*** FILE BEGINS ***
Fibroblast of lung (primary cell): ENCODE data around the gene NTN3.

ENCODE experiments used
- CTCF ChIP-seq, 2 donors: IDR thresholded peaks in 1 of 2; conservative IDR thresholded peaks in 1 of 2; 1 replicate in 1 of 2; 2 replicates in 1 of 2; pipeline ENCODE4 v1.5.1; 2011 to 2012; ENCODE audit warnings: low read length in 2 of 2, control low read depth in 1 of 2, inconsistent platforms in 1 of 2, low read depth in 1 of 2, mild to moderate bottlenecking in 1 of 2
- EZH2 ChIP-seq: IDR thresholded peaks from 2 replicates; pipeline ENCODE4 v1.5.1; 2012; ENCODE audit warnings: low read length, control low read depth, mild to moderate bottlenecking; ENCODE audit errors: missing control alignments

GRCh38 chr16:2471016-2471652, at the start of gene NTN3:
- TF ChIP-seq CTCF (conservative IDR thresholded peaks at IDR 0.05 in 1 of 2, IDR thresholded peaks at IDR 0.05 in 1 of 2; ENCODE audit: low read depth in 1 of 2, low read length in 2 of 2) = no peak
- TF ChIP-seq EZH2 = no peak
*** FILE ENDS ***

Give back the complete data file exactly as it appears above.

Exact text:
Fibroblast of lung (primary cell): ENCODE data around the gene NTN3.

ENCODE experiments used
- CTCF ChIP-seq, 2 donors: IDR thresholded peaks in 1 of 2; conservative IDR thresholded peaks in 1 of 2; 1 replicate in 1 of 2; 2 replicates in 1 of 2; pipeline ENCODE4 v1.5.1; 2011 to 2012; ENCODE audit warnings: low read length in 2 of 2, control low read depth in 1 of 2, inconsistent platforms in 1 of 2, low read depth in 1 of 2, mild to moderate bottlenecking in 1 of 2
- EZH2 ChIP-seq: IDR thresholded peaks from 2 replicates; pipeline ENCODE4 v1.5.1; 2012; ENCODE audit warnings: low read length, control low read depth, mild to moderate bottlenecking; ENCODE audit errors: missing control alignments

GRCh38 chr16:2471016-2471652, at the start of gene NTN3:
- TF ChIP-seq CTCF (conservative IDR thresholded peaks at IDR 0.05 in 1 of 2, IDR thresholded peaks at IDR 0.05 in 1 of 2; ENCODE audit: low read depth in 1 of 2, low read length in 2 of 2) = no peak
- TF ChIP-seq EZH2 = no peak